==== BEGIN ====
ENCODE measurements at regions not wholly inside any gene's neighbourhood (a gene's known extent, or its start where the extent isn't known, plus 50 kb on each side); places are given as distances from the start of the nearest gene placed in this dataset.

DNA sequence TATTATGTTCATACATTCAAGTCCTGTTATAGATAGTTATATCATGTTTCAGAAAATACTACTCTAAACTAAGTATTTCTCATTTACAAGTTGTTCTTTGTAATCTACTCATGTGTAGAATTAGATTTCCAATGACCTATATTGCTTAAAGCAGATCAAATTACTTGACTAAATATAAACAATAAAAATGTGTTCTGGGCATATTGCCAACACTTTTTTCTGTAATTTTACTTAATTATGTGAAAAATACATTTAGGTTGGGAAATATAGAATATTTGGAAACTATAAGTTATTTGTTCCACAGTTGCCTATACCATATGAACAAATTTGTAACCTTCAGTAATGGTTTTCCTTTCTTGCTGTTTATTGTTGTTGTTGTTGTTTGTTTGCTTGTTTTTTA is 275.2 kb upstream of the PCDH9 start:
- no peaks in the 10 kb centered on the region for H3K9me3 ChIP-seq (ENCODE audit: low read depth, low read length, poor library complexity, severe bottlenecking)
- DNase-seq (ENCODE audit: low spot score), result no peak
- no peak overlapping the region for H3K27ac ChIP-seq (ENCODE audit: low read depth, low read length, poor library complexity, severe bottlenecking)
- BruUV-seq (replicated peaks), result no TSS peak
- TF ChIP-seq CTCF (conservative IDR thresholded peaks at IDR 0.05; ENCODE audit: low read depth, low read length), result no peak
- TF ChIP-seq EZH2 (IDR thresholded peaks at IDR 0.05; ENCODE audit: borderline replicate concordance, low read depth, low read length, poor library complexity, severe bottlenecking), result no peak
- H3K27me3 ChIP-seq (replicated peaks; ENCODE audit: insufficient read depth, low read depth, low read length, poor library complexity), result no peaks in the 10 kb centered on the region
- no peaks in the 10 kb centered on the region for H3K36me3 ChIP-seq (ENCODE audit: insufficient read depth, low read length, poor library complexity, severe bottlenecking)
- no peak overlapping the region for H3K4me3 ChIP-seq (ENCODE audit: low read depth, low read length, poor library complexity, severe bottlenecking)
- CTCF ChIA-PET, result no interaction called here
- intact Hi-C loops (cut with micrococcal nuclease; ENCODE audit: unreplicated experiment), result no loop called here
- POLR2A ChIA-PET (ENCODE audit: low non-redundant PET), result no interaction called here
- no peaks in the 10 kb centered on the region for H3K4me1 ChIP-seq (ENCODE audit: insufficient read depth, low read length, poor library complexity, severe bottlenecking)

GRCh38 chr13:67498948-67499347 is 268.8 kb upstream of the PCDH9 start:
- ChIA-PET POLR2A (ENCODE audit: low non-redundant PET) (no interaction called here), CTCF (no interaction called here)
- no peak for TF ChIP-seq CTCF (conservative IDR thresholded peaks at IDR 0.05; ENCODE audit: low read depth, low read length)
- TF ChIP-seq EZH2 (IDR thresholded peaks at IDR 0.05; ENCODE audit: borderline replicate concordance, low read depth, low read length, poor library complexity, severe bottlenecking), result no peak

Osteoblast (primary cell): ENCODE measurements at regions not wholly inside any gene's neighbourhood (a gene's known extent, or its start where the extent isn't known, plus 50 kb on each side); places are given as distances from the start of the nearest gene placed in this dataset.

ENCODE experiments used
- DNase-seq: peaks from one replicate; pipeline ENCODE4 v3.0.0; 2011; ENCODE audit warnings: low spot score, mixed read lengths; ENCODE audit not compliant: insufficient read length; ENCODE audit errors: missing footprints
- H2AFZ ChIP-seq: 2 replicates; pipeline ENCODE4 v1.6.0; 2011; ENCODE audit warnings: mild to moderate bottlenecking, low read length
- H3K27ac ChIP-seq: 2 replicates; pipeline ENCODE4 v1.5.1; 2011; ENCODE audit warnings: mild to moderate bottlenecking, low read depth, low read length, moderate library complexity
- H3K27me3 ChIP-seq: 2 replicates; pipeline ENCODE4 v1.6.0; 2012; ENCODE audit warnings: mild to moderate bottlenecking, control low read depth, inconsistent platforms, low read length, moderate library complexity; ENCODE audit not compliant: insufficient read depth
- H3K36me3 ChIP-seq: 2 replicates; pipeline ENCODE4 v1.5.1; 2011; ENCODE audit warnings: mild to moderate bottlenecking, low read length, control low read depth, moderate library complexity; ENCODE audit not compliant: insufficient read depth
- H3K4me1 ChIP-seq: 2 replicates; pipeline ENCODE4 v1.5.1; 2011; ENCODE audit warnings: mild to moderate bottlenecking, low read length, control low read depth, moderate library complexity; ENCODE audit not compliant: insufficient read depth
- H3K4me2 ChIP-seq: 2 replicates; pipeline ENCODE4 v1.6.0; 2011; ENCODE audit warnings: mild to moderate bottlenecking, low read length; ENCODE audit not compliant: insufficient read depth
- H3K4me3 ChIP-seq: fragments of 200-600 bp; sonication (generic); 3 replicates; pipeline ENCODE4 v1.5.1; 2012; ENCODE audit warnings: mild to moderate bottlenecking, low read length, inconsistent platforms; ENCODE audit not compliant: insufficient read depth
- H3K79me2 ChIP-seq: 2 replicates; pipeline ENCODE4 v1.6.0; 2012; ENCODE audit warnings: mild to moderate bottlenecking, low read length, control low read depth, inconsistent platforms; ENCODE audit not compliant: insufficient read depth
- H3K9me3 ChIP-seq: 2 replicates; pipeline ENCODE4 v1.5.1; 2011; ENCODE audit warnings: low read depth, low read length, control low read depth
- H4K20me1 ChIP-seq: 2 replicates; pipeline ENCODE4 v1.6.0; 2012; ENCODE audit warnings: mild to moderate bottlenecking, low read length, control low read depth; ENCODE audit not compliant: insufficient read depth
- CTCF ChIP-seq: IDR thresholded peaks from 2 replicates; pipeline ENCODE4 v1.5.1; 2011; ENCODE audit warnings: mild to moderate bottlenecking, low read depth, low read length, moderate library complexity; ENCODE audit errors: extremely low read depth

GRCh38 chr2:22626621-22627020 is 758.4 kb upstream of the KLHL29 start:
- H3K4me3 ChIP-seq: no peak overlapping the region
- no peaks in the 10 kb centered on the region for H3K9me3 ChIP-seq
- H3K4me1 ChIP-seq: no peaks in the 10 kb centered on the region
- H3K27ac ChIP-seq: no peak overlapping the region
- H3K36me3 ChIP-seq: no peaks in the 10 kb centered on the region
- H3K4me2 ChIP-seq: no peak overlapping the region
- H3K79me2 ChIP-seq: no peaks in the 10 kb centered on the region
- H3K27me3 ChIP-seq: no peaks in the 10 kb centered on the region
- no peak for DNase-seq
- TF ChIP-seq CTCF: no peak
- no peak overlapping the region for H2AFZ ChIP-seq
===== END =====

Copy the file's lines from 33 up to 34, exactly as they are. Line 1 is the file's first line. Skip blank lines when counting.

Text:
- CTCF ChIP-seq: IDR thresholded peaks from 2 replicates; pipeline ENCODE4 v1.5.1; 2011; ENCODE audit warnings: mild to moderate bottlenecking, low read depth, low read length, moderate library complexity; ENCODE audit errors: extremely low read depth

GRCh38 chr2:22626621-22627020 is 758.4 kb upstream of the KLHL29 start: